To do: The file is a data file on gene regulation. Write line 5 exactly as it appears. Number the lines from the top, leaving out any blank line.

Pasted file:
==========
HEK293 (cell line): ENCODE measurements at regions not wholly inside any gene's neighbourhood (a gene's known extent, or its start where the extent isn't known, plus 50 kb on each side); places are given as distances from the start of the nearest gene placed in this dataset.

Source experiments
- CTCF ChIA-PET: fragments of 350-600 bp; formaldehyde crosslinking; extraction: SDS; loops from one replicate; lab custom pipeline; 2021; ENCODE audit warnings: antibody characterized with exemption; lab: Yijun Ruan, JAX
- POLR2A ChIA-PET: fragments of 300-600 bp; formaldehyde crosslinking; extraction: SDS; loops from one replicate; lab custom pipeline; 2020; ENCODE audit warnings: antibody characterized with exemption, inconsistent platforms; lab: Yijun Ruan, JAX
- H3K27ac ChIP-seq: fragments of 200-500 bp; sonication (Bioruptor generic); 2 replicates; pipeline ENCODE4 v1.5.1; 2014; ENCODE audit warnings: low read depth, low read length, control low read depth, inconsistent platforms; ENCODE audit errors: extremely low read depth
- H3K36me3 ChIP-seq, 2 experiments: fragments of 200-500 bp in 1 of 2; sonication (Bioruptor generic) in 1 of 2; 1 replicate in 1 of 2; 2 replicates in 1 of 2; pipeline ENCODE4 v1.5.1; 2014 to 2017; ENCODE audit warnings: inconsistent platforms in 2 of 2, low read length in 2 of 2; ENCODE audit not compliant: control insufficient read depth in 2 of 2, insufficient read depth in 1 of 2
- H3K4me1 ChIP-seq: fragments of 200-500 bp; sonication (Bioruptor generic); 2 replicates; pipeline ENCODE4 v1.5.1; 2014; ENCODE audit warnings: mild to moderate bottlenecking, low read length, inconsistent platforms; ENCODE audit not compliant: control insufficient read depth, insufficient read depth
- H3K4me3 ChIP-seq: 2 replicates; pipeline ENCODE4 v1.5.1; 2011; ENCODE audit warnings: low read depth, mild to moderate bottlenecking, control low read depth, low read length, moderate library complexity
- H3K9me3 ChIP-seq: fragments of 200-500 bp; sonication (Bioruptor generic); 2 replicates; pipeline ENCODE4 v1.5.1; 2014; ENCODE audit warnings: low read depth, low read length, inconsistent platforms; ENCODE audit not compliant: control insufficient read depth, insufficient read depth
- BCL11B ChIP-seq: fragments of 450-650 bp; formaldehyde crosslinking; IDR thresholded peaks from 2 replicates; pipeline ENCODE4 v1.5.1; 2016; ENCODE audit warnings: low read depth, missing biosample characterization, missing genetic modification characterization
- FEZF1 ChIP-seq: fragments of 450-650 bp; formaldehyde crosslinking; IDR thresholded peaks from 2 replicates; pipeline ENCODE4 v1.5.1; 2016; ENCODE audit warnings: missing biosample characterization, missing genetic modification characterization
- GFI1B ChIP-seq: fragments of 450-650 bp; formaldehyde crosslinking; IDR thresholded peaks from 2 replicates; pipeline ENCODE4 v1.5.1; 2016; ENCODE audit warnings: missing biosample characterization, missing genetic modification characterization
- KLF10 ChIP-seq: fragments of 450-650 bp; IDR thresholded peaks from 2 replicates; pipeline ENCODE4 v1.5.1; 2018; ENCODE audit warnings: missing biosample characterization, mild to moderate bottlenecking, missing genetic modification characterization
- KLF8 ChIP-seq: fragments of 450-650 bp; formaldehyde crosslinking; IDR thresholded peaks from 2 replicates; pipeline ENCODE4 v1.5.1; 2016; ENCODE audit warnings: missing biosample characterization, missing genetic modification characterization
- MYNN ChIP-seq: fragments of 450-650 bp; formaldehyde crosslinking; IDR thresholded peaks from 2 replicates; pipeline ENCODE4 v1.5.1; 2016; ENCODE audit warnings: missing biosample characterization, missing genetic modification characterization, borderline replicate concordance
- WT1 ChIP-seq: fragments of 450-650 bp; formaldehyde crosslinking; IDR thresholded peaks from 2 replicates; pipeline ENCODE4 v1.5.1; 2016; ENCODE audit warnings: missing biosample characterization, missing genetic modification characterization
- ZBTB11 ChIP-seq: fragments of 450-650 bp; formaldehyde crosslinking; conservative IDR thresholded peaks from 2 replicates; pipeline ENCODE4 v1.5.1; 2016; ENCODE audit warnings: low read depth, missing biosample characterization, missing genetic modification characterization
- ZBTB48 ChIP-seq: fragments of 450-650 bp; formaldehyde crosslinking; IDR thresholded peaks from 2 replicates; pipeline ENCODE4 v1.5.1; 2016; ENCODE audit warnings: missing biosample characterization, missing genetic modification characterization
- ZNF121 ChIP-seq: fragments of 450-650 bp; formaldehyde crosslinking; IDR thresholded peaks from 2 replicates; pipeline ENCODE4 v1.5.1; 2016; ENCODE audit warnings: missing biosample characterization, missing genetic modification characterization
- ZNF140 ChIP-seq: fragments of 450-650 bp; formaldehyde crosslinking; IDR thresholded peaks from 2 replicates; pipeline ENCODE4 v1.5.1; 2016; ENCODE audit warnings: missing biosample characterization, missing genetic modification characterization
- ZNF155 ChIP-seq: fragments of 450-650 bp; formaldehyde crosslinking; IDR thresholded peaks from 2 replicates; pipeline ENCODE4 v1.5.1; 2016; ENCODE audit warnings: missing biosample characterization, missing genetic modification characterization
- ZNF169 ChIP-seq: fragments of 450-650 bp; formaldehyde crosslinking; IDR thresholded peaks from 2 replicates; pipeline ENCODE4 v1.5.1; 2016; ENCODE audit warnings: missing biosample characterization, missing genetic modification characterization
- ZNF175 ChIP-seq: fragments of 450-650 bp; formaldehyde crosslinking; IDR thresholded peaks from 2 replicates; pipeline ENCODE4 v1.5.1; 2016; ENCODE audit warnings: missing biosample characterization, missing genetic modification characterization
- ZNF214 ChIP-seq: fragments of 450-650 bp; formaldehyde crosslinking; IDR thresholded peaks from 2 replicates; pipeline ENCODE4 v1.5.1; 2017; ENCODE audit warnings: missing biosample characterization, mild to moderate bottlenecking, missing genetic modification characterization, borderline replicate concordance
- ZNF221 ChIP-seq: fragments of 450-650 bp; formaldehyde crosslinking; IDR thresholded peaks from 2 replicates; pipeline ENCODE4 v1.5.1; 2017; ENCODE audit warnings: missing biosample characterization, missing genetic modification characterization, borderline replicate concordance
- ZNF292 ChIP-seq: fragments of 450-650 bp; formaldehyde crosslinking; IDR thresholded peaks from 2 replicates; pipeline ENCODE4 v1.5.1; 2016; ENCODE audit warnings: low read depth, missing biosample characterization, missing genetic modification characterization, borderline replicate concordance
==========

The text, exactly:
- H3K27ac ChIP-seq: fragments of 200-500 bp; sonication (Bioruptor generic); 2 replicates; pipeline ENCODE4 v1.5.1; 2014; ENCODE audit warnings: low read depth, low read length, control low read depth, inconsistent platforms; ENCODE audit errors: extremely low read depth